Skip to comments.FEDS RUN EXTORTION SCAM ON DOCTORS
Posted on 02/28/2013 7:17:54 AM PST by safetysign
Dr. John Natale of Illinois graduated with honors from Loyola University, graduated medical school from Northwestern University School of Medicine and went on to complete eight years of arduous postgraduate study to become a highly trained thoracic and cardiovascular surgeon. For over 20 years he practiced his specialty at a hospital in Illinois, doing extremely complicated cases, including treating ruptured aortic aneurysms. Although these cases have greater than 10 percent intraoperative mortality in the recognized medical literature, Dr. Natale never lost a patient on the operating table.
(Excerpt) Read more at wnd.com ...
I am a surgeon and have done thousands of cases, many involving complicated spinal implants and decompressions. I try to dictate my operative note immediately after the case, but sometimes that is not possible. I have been on call and been rushed into other emergencies before I could get a break to dictate. Sometimes I was up for nearly two days and just couldnt stay awake anymore (after the adrenaline rush of surgery was over) to dictate a coherent report, so put it off till the next morning.
Medicare/medicaid fraud does seem to be a serious problem in this country (just think: crooked chiropractor...crooked lawyer...car accident...disability claim) but if I was on the jury I would,at the very least,give the surgeon the benefit of the doubt...particularly in light of the passage highlighted above.But your typical juror...IQ 95....finished 10th grade...probably envious of a successful physician...couldn't even begin to understand the realities of a case like this.
Pointed up in the original article was that the Medicare Nazis don't examine all cases; they sample, and then extrapolate. It's Aaron Swartz all over again -- they "make an example" at best, and do "extortion under color of office" at worst.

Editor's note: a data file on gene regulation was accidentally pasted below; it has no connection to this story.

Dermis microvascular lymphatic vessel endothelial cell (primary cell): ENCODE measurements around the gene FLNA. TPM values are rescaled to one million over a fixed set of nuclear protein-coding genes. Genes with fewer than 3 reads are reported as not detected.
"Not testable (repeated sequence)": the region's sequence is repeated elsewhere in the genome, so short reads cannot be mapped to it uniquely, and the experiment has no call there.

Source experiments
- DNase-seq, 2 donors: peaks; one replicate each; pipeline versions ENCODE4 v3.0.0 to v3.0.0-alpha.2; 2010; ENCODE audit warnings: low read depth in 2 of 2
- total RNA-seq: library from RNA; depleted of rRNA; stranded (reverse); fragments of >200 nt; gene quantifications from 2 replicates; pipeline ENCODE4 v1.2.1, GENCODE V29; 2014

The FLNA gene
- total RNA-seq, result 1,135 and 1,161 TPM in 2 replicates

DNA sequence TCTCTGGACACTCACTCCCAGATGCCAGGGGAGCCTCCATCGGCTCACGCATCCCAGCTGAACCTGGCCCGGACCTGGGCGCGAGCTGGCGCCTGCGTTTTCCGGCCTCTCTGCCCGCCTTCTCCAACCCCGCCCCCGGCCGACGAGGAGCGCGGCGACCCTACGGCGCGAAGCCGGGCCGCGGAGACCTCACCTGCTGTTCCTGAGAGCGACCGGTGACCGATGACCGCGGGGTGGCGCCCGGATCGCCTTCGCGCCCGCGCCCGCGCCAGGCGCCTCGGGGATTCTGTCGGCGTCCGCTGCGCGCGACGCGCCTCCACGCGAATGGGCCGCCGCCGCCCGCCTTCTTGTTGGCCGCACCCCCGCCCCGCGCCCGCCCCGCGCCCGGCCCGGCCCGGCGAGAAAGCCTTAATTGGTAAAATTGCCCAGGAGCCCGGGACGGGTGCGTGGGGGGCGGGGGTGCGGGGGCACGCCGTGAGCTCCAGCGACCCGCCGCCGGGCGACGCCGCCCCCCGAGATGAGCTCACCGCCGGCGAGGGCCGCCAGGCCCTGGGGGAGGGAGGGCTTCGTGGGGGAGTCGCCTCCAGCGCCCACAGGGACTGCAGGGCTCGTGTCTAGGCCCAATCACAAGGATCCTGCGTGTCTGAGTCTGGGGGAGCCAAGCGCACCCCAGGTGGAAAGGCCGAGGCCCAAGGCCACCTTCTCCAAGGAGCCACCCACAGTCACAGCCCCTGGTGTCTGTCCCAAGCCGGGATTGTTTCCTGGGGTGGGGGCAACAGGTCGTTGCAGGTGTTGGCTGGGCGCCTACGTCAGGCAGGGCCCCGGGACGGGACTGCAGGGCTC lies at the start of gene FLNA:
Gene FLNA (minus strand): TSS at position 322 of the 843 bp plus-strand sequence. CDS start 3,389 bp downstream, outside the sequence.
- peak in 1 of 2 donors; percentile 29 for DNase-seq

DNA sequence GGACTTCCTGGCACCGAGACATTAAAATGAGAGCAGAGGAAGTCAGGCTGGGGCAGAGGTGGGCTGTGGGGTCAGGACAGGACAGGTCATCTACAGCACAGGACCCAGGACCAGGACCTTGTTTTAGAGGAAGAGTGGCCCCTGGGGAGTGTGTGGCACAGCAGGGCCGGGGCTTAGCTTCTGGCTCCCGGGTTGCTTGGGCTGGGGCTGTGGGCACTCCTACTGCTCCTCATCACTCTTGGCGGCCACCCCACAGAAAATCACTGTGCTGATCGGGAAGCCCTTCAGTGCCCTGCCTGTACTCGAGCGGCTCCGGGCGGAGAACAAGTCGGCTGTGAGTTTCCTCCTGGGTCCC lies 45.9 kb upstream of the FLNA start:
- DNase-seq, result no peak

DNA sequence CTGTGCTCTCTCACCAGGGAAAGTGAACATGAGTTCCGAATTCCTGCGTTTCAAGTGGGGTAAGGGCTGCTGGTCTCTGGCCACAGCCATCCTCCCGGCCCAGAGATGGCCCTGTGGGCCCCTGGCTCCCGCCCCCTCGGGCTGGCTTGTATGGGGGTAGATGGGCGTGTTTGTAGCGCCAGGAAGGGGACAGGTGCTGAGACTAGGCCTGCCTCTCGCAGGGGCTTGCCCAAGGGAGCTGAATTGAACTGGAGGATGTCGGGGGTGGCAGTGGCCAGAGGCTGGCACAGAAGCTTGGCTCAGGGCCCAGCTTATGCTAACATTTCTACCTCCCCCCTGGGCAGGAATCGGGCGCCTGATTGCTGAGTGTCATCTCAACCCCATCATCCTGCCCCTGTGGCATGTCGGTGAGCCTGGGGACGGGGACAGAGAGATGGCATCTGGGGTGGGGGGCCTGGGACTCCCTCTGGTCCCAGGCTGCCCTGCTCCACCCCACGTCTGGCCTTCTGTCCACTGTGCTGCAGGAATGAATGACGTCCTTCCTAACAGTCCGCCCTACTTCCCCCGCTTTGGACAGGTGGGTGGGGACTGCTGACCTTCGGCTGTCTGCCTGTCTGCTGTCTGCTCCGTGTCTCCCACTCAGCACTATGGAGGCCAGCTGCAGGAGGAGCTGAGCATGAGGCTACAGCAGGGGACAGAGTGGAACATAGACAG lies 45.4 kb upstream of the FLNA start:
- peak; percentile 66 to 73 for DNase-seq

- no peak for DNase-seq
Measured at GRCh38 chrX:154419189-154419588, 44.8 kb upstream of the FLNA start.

It's already having an effect. Almost all of the medical practitioners on my appointments list have sent letters or posted notices that they no long accept new Medicare patients. So now, instead of private-sector lawyers looming over a practicing doctor, you now have the "doc cops".
And the worst of it is that the docs don't get their day in court, because of the inflation of the charges.
Personally, I'd like to see a class-action lawsuit against the "cop docs" that exposes, for the public record, all the problems. Subpoena the doctors who have been victims of the extortion, with guarantees of immunity. Then the facts will get out in the open, in the sunshine.
The ultimate solution is for the medical profession to use the Standard Process (via ANSI) to codify the Best Medical Practices, and to have Congress add the force of law to those Standards. Anyone bringing a cause for action must demonstrate how the doctor in question violated the published Best Practices. No violation, no case, period. This can be extended to the "doc cops" in that coding can be associated with the Best Medical Practices so that when a doctor has to "make up" a code, he or she is protected against harrassment or worse.